indeed be accomplished : " no term howeveij has been
more abused than this. Accon^ishment is a word
that signifies completeness, perfection. But I may
safely appeal to the observation of mankind, whether
they do not meet with swarms of youthful females,
issuing from our boarding schools, as well as emerg-
ing from the more private scenes of domestic edu-
cation, who are introduced into the world, under
the broad and universal title of accomplished ladies,
of whmn it cannot very truly be pronounced, that
the^ illustrate the definition, by a completeness
which leaves nothing to be added, and a perfection
Tvhich leaves nothioe to be desired."

" This phrenzy of accomplishments, unhappily.
is no longer restricted within the usual limits or
rank and of fortune j the middle orders have caught
the contagion, and it rages downward with increas-
ing violence, from the eleeantly dressed, but slen-
derl]^ portioned curate's daughter, to the equally
fashionable daughter of the little tradesman, and of
the more opulent, but not more judicious farmer. —
And is it not obvious, that as far as this epidemical
mania has spread, this very valuable part of society
w declining in usefulness, as it rises m its unlucl^
pretensions to elegance t And this revolution oi
the naanners of the middle class, has so far altered
the character of the age, as to be in danger of ren-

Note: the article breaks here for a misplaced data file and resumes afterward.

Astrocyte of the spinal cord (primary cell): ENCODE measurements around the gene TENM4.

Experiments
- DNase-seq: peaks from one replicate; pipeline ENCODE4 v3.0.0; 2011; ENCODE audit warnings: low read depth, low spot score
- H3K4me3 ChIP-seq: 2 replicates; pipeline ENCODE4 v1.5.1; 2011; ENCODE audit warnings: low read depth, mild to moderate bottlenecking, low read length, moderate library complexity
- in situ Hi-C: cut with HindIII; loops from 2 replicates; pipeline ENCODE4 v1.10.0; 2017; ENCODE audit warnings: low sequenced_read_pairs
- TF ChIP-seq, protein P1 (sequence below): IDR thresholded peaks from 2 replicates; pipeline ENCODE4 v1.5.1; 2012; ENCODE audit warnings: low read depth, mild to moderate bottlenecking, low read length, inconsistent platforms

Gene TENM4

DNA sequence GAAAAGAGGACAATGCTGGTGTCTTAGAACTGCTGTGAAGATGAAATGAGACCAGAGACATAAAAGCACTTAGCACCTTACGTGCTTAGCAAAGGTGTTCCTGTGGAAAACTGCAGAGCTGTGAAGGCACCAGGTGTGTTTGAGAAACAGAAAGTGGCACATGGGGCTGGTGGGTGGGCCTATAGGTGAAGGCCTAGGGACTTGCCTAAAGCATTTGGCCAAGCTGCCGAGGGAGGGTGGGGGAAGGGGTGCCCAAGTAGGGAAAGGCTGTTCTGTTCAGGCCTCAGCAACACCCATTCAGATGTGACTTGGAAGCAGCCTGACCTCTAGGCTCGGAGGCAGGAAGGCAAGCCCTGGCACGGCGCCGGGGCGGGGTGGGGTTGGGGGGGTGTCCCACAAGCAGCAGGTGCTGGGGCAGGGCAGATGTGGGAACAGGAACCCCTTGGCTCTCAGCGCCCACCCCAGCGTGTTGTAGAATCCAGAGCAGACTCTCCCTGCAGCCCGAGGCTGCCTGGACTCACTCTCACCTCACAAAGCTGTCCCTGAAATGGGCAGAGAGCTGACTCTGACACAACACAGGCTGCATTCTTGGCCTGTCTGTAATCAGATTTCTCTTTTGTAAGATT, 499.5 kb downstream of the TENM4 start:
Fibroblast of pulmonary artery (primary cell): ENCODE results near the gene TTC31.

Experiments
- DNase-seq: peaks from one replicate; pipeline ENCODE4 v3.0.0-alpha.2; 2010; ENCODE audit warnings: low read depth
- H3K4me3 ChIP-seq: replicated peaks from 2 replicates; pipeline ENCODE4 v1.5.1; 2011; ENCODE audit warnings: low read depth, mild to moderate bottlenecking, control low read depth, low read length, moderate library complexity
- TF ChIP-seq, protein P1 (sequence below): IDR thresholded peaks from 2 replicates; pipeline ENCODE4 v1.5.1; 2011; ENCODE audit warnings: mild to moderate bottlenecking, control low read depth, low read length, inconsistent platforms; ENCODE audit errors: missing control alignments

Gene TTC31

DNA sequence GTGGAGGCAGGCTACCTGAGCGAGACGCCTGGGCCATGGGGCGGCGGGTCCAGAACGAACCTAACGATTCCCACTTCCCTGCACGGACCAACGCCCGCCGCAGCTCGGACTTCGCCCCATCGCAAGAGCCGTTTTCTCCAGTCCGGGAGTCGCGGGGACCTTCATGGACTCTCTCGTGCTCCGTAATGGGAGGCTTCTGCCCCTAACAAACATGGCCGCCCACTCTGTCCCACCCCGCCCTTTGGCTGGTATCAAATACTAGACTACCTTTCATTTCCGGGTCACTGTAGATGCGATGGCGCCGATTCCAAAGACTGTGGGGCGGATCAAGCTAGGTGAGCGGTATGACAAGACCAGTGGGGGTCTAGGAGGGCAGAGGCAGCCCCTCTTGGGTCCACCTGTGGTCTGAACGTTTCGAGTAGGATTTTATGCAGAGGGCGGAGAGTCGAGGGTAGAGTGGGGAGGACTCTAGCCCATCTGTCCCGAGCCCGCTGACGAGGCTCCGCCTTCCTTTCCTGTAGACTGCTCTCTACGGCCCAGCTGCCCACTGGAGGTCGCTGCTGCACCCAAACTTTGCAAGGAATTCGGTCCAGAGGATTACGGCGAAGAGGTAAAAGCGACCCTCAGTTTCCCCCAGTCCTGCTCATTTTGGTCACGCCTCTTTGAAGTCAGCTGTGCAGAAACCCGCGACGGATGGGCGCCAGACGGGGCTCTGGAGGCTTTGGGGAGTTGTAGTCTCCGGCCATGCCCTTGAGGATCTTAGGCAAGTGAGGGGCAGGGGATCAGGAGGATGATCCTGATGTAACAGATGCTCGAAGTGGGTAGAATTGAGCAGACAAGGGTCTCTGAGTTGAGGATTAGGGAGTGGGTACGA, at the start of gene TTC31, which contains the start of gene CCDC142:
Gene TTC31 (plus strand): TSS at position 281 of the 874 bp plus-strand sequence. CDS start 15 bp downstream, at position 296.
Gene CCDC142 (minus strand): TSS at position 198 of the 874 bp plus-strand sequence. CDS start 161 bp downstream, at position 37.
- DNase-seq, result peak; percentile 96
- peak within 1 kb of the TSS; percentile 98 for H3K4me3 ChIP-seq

dering obsolete the heretofore common sajring, that
" most worth and virtue are to be found in the mid-
dle station." For I do not scruple to assert that in
general, as far as my observation has extended, this
class of females, in what relates both to religious
knowledge, and to practical industry, fails short,
both of the very high and the verv low. Their
new course of education, and the habits of life, and
elegance of dress, connected with it, peculiarly un-
fits them for the active duties of their own very im-
portant condition ; while, with frivolous eagerness
and second-hand opportunities, they run to snatch
a few of those showy acquirements which decorate
the great. This is done apparently with one or
other of these views : either to make their fortune
by marriage, or, if tnat fail, to qualify them to be-
come teachers of others : hence the abundant multi-